Do I See the Same Stars Every Night?

"When I look into the sky and see the stars in sort of a 2D plane, disregarding for now the depth or closeness of these stars, are they visible from my point of view every night? In Virginia, if I were to look into the sky at a certain time every night would I see the same stars?" -  Question posed by Trent .

If you can imagine hovering in space without the Earth or the Sun in the way, you'd see the same stars in the same configuration whichever direction you looked in, which ever time you looked in it. The stars do move in relation to each other, but not so much that we can notice a change over the course of a human lifetime.

Sitting here on the surface of the Earth, however, the stars do appear to move: they march across the sky every night. They continue their journey* during the day too, but we can't see them due to a combination of the brightness of the Sun and the scattering effect of Earth's atmosphere. If we could switch off the Sun for a bit we'd see the stars moving across the sky and getting back to their original starting point with a regularity that we could set our watches by.

The thing we do set our watches by, however, is the regularity of the Sun's procession across the sky, allowing for seasonal changes in day length caused by axial tilt. This has given us our 24-hour day**. The thing is, the Earth rotates relative to the stars once every 23 hours and 56 minutes. This means that if you look at the stars one night, and then go out at the same time the next day - that is exactly 24 hours later - you're actually four minutes late as far as the stars are concerned (or they're four minutes early from your point of view). Four minutes a night doesn't sound like much, but that equates to two hours over the course of a month, and an entire day from one year to the next.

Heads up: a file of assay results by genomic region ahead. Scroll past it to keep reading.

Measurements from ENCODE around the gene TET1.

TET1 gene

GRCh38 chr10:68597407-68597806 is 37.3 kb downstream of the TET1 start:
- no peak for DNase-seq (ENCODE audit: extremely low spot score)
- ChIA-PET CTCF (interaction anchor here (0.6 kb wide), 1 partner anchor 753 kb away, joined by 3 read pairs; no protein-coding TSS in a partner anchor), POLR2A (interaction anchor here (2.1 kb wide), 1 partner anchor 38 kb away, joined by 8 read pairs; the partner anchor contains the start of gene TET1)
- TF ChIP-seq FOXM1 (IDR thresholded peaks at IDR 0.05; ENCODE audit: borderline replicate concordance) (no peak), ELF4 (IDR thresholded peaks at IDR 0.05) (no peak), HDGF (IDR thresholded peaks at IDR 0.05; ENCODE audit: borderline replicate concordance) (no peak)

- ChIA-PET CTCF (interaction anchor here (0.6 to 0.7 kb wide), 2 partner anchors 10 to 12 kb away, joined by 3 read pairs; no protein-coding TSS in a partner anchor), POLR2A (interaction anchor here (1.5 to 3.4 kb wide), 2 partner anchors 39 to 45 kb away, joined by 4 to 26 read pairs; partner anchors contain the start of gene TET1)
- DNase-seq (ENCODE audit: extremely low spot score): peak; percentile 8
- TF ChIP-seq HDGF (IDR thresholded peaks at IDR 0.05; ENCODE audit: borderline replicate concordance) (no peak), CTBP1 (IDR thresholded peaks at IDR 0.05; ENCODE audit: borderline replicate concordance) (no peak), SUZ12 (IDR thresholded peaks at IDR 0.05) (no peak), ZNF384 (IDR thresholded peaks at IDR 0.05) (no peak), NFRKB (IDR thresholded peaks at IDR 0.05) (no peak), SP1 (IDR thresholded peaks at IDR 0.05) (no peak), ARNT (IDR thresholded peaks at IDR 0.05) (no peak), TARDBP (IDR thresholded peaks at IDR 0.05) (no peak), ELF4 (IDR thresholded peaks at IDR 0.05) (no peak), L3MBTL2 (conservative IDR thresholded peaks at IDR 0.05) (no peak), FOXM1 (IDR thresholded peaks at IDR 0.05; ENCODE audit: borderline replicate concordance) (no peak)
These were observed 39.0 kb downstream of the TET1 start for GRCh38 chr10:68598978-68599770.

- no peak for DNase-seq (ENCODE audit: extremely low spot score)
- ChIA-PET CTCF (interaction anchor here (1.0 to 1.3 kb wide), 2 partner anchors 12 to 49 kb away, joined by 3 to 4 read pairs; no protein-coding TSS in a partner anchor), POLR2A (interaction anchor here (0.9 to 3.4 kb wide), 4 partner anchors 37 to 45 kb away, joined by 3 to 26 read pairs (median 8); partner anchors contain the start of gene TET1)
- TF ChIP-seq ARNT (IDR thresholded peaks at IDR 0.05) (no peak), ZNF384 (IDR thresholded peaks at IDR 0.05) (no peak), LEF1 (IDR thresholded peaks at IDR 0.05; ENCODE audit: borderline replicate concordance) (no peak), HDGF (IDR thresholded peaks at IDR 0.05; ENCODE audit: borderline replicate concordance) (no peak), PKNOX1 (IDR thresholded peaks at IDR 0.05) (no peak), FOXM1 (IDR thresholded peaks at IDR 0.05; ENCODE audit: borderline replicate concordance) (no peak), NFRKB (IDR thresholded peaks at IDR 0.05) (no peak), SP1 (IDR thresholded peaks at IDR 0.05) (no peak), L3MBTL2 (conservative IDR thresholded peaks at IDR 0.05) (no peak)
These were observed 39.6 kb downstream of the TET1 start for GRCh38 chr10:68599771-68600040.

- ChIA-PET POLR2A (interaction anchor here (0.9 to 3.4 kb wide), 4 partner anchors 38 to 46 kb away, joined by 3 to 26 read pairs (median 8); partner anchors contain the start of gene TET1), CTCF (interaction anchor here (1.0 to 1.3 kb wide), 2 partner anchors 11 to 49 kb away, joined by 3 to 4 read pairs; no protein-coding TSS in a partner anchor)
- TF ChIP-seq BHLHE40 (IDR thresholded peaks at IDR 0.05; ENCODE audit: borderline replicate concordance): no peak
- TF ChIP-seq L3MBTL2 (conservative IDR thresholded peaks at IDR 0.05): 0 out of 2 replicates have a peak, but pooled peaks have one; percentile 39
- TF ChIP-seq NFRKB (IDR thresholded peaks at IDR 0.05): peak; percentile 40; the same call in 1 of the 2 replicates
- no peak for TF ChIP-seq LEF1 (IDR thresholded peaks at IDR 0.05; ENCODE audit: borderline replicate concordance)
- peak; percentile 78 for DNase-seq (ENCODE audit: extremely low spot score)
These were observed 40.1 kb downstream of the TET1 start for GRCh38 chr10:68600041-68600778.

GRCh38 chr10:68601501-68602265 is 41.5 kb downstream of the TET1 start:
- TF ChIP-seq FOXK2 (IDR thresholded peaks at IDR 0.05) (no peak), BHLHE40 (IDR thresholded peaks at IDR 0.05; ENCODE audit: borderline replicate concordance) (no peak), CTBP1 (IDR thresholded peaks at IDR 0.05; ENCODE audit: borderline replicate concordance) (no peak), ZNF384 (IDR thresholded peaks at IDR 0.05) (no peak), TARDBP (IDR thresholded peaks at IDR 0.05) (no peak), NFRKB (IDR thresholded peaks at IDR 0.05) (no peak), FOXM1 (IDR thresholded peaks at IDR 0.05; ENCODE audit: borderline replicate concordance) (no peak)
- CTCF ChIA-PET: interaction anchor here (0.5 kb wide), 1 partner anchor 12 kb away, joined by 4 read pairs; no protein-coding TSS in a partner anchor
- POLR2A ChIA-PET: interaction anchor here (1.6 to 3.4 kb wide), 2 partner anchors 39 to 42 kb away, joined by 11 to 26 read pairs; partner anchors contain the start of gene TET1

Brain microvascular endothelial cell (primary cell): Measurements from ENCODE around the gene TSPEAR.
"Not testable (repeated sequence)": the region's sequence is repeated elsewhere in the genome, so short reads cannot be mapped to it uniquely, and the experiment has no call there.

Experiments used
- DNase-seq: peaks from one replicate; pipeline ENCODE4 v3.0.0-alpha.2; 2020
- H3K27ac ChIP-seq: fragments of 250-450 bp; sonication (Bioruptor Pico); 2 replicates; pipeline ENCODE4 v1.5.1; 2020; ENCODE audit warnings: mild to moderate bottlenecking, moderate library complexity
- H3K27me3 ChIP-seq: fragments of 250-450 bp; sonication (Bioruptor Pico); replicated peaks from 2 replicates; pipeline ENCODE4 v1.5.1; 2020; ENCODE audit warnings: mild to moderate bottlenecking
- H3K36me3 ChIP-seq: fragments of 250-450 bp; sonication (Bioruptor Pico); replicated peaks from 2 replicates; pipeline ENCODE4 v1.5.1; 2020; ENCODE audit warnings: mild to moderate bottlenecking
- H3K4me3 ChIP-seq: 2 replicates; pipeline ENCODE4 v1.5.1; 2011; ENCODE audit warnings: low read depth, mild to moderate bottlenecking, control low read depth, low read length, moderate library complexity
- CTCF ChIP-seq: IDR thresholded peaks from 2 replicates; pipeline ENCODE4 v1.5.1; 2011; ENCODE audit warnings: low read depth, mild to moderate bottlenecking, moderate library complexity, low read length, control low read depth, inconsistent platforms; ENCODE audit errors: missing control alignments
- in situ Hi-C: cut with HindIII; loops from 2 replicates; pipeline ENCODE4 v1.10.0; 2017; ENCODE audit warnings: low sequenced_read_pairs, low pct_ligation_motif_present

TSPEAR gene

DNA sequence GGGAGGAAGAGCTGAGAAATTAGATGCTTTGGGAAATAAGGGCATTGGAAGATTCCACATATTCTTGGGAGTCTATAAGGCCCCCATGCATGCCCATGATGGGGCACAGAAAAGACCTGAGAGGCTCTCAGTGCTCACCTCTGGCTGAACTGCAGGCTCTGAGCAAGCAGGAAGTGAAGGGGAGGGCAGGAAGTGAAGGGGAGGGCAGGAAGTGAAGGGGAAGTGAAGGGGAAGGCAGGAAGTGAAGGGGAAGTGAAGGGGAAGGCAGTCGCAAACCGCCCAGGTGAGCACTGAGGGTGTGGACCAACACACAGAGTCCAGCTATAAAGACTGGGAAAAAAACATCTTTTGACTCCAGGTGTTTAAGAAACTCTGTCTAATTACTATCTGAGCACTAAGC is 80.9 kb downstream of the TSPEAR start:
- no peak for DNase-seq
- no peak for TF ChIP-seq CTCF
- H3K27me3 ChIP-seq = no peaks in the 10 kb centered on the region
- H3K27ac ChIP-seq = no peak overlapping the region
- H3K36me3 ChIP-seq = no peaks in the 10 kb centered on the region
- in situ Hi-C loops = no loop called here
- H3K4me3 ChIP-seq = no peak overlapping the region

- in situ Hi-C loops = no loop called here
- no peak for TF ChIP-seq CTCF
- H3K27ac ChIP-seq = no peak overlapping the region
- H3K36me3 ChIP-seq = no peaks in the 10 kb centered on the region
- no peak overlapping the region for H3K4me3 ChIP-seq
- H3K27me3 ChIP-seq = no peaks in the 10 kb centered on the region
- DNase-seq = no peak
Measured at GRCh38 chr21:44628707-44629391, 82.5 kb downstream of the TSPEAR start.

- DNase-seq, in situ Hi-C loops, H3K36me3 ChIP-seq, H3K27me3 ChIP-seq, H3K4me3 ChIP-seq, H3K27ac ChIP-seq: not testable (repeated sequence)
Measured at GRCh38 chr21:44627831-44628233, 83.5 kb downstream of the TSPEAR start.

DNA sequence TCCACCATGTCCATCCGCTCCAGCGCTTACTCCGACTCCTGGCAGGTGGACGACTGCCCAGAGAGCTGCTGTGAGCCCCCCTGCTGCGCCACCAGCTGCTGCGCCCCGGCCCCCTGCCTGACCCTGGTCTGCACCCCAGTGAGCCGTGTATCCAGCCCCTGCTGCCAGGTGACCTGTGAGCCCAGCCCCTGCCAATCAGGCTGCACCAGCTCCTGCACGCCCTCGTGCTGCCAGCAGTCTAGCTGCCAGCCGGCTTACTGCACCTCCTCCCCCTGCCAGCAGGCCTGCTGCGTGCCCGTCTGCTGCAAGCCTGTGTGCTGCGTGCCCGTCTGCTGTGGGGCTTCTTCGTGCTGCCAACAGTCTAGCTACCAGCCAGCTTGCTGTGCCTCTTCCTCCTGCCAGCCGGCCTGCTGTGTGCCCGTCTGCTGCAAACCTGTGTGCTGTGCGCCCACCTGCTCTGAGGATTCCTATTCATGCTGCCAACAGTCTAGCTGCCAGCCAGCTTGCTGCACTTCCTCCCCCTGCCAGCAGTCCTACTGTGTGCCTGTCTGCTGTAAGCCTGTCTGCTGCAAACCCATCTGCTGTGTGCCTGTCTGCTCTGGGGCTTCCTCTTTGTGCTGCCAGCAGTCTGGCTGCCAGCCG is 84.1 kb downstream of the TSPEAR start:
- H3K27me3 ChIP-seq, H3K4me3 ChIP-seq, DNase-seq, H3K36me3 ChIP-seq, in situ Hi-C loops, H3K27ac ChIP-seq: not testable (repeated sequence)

This is why, for example, you and I (in the Northern Hemisphere) can only appreciate the magnificence of Orion the Hunter during the winter months: the rest of the time, due to this difference in timing between a solar day and a star-based ("sidereal") day, Orion is only above the horizon during daylight hours, where it's outshone by the Sun.




* Or, rather, we continue our journey of rotation beneath them. But these things are relative, aren't they?
** Which isn't perfect, as we have to introduce misnamed 'leap years' every now and then.

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